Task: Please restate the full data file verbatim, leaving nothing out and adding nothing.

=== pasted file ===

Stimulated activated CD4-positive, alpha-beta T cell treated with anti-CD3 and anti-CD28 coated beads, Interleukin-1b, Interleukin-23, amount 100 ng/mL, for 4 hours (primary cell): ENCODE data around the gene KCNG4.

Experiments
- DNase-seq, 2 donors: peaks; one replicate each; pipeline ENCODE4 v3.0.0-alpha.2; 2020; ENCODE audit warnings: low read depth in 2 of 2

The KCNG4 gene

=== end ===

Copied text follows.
Stimulated activated CD4-positive, alpha-beta T cell treated with anti-CD3 and anti-CD28 coated beads, Interleukin-1b, Interleukin-23, amount 100 ng/mL, for 4 hours (primary cell): ENCODE data around the gene KCNG4.

Experiments
- DNase-seq, 2 donors: peaks; one replicate each; pipeline ENCODE4 v3.0.0-alpha.2; 2020; ENCODE audit warnings: low read depth in 2 of 2

The KCNG4 gene